Red wristband plan for migrants dropped in UK

Red wristband plan for migrants dropped in UK
By Euronews with APTN, UK HOME OFFICE
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Wearing the bracelet was a condition for getting three meals a day at asylum centre in Cardiff

  • Red wristbands for food plan scrapped
  • Critics said it was dehumanising
  • Red doors plan in Middlesborough dropped

A company in South Wales in the UK plans to stop asking asylum seekers to wear a red wristband as a condition for getting food.

Wristbands and red doors for refugees: history is not repeating itself, but it is rhyming | Giles Fraser

— The Guardian (@guardian) January 25, 2016

The coloured bands were given to people staying at Lynx House in Cardiff.

They are entitled to three meals a day.

Jo Stevens: Wristbands increase the 'problems and barriers' that asylum seekers face

— ITV News Wales (@ITVWales) January 25, 2016

Labour MP for Cardiff Central Jo Stevens says the system was dehumanising and made people targets for abuse.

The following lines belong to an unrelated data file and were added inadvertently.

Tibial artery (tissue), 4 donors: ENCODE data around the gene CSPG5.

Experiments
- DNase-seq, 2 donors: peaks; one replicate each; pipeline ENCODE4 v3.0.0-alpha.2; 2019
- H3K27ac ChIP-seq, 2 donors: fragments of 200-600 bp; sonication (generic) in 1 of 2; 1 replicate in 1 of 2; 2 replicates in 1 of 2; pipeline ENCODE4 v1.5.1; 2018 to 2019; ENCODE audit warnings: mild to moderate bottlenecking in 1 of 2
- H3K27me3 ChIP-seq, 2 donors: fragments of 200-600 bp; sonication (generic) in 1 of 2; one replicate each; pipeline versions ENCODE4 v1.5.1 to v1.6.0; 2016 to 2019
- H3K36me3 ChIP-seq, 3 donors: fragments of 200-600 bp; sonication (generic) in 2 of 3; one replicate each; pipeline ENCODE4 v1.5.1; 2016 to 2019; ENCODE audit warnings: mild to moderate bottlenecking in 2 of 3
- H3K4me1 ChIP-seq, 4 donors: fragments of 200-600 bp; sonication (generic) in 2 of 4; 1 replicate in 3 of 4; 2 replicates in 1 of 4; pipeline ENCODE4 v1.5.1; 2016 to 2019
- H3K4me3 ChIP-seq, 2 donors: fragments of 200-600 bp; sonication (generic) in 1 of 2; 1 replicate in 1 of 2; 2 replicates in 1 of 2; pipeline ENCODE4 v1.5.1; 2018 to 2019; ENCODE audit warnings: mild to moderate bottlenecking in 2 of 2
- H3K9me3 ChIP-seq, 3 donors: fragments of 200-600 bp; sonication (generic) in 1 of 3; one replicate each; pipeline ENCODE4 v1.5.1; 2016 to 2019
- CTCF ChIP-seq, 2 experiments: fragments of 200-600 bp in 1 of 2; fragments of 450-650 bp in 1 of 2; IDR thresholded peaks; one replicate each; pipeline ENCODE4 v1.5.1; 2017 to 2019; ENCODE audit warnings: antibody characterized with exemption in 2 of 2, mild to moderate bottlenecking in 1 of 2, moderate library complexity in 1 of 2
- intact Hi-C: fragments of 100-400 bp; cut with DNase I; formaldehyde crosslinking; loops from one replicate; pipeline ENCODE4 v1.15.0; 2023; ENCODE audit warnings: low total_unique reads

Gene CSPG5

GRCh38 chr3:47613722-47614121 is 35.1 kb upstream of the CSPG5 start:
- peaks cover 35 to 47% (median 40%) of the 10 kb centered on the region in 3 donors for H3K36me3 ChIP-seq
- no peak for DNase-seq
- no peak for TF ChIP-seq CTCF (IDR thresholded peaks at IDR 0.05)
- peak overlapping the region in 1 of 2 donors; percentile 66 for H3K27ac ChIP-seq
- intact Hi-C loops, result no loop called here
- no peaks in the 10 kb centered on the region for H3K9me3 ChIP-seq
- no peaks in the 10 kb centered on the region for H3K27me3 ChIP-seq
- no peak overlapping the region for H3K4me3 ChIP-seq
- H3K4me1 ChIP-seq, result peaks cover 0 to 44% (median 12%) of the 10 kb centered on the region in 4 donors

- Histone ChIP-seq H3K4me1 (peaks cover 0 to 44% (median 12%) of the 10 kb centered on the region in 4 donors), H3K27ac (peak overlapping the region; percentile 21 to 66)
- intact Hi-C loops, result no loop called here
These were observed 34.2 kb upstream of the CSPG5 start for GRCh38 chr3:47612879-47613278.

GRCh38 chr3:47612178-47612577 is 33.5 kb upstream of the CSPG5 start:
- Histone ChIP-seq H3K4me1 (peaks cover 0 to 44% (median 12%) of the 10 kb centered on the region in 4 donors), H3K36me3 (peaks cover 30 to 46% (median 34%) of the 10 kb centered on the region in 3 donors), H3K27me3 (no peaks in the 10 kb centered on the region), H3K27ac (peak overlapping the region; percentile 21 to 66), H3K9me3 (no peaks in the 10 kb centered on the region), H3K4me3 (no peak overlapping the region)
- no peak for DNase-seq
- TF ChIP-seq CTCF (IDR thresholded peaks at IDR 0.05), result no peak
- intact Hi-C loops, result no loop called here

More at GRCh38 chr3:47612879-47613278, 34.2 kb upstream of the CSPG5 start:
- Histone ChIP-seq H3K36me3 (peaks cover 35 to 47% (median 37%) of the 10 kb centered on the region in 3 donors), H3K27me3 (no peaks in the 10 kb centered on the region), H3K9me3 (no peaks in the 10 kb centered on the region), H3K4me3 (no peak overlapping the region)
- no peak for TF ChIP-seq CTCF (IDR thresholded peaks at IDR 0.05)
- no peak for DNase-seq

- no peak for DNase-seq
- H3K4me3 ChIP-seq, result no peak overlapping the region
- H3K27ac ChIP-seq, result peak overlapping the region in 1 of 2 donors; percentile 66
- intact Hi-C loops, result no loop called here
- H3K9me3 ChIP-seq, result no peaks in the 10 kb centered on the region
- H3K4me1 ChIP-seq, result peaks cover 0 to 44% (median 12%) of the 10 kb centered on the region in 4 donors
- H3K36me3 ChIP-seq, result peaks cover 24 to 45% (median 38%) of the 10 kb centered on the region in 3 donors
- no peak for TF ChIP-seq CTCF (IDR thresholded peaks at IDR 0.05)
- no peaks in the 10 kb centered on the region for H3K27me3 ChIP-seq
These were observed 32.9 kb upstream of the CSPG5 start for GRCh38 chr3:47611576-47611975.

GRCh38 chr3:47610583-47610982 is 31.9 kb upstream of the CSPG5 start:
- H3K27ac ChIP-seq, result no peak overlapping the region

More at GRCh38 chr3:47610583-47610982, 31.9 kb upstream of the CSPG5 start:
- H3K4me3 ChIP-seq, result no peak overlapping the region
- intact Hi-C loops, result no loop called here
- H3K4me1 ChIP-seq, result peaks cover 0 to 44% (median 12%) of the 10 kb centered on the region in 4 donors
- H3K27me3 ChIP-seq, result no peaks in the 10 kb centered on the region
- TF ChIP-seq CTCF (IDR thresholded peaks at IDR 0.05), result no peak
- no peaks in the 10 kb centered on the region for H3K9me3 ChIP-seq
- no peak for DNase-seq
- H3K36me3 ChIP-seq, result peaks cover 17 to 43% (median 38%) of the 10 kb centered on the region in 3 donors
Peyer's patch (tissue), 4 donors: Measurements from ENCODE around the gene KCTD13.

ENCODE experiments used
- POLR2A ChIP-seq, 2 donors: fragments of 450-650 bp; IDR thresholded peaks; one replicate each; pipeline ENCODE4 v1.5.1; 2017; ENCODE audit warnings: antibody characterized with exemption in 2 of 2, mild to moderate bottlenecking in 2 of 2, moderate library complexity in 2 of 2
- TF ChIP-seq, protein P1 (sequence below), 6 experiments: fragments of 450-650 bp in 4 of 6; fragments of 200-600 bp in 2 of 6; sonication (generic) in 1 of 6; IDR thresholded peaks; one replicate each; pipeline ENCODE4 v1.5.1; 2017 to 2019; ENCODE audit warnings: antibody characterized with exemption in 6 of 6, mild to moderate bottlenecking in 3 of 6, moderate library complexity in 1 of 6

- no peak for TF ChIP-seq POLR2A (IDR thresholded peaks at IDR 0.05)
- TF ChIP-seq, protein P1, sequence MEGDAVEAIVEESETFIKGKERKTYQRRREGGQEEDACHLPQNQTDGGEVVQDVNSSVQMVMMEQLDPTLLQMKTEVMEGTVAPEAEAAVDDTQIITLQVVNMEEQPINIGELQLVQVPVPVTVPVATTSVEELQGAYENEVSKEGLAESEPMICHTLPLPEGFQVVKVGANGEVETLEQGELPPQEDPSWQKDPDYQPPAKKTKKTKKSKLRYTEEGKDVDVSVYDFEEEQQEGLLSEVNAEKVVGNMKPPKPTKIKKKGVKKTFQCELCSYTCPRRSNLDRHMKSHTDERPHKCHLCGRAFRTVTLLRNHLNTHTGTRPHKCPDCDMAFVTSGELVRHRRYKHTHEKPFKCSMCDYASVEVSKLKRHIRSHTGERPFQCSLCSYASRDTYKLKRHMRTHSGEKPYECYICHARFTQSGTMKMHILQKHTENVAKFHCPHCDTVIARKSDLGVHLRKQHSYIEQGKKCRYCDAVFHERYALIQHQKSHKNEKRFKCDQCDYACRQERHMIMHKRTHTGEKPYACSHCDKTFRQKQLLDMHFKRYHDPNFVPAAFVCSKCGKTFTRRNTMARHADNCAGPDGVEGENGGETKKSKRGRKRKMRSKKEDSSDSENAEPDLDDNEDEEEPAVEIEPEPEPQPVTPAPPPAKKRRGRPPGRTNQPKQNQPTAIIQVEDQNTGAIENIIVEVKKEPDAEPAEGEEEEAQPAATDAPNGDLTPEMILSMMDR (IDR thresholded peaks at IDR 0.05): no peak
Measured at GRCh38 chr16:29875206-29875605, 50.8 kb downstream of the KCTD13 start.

“We are talking about asylum seekers who are fleeing persecution and war in their home countries.”

“They don’t want to be visible, that is the whole point. They’re trying to blend in to the community and there are plenty of other methods of having people show identification in order to gain access to Lynx House and in order to get their three meals a day, which is all they get.”


Home Office launches review after 'red doors for asylum seekers' report:

— PoliticsHome (@politicshome) January 20, 2016

The news comes days after asylum seekers in the northern town of Middlesborough said they were being singled out by having their doors painted red.

“We are seeing a pattern. I am very concerned. The Home Office is contracting out to private companies management of various functions.

“We had the incidents in Middlesbrough last week where properties housing asylum seekers had had their doors painted a certain colour and people were suffering abuse.”

What are asylum seekers entitled to in the UK?

People wishing to seek asylum in the UK benefit from a clearly-defined set of rights

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